Apologies Really DO Work
Have you ever annoyed a potential customer, or made her angry? Before you decide to ignore the faux pas and press forward with the pitch, or write her off and move on to greener pastures, try this simple technique: say, “I’m sorry.” That’s likely instinctive behavior for many of us, but at times it may seem easier to call no further attention to your words or action that aggravated the prospect. Doing nothing is the wrong call, research shows.
In The Upside of Irrationality, Dan Ariely describes an experiment he conducted to gauge the change in behavior for people who had been treated rudely. The setup involved “hiring” coffee shop customers to perform a simple task for $5, and then (apparently accidentally) overpaying them. Some subjects were subjected to rude behavior by the experimenter, who appeared to take an unimportant cell phone call in the middle of explaining the task. The subjects who experienced the rude behavior were much more likely to pocket the overpayment.
Ariely then tweaked the experiment by repeating it but having the experimenter add a simple apology, stating, “I’m sorry, I shouldn’t have taken that call.” The apology completely offset the effects of the rude behavior. The subjects who experienced the rude behavior but then got the apology were just as likely to return the overpayment as the control group.
The neuromarketing takeaway is that apologies really do work. Of course, “sorry” may not completely negate the effects of major failures or even repeated small ones. But Ariely’s work does show that for one aggravating incident, an apology is the perfect remedy. So, don’t let your miscue slide – suck it up, and apologize!
Amazon Link: The Upside of Irrationality: The Unexpected Benefits of Defying Logic at Work and at Home
Kindle Link: The Upside of Irrationality: The Unexpected Benefits of Defying Logic at Work and at Home
How about when there are repeated problems, the apologies get kind of tiresome. Right now i am trying to buy and on-line item on sale. I am expecting my second and third apology shortly and still have not complete the transaction. The third better be pretty big. It is clear to me, as a sometimes developer that they launched the sale without testing it.
Repeated problems and apologies will result in the credibility of the apologies decreasing and the impact of the problems increasing, in my opinion. The experiment showed that people would forgive one rude act with an apology. If the rude behavior resumed, though, more apologies wouldn’t work.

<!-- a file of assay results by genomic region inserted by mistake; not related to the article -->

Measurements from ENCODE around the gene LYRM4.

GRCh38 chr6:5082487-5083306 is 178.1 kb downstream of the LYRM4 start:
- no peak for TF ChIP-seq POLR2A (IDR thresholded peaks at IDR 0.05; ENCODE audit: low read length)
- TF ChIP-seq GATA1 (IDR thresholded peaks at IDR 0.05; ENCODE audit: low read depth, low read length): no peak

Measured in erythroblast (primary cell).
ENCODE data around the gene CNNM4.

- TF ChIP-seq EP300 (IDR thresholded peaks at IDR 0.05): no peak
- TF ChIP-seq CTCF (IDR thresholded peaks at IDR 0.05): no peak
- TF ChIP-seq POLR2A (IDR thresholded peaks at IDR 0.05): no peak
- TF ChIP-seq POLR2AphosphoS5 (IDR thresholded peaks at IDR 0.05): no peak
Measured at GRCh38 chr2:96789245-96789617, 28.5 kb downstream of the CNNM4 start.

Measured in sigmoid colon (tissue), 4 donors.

Thank you! I’m sorry! And a sincere smile. The Holy Trinity of salesmanship.
Toss in a little reciprocity. Apply consistently and before you know it you have sold something or made a new friend. Damn, life is so complicated!
“Hi Page, if it was the medium halter that you were trying to purchase there was an error on the site that has been corrected. The medium halters are in stock, we have lots! Thanks and I apologize for the confusion. Happy trails!”
“Hi Page, you need to add the fly mask to your shopping cart along with the halter so that the PROMO code can deduct the $19.95 price of the fly mask. You can always place your order over the phone at 1-877-818-0037 if you prefer. Thanks and happy trails!”
Not an actual apology. They did test it but they NOT use naive testers. Marketing implication: people do not read instructions. Make error unavailable. When a buyer has a problem it is always the sellers fault.
“Hi Page, I’m sorry you’re having problems with your order. As stated in the email you need to add the fly mask to the order which would make the price 39.90 before discount. Thanks, Lesley”
What’s wrong with this apology? “…you are having problems…” turns the blame partially around on the customer. Should have been something like. “We are so sorry we our instructions were unclear. You need to add the fly mask to the order. Better yet make error unavailable.
I agree the apologies are not well executed. But I think it may have to do with communication skills. It does come across as insincere. After the second one, a phone call would have been in order or a little gift. It takes a lot of skill to apologize correctly. It also means you have to set your ego aside so you can make a trip to the bank!
They are very sincere and they are good people. This was just going on during the beginning of this discussion and I decided to use them as a little “case study”. When I read the instructions, it worked fine.
If you are an on-line retailer (or anyone else, dealing with people on-line) you can expect people to not read instructions, particularly when the instructions are separated from the actual task, in this case in an email when the customer is going to be at your selling site.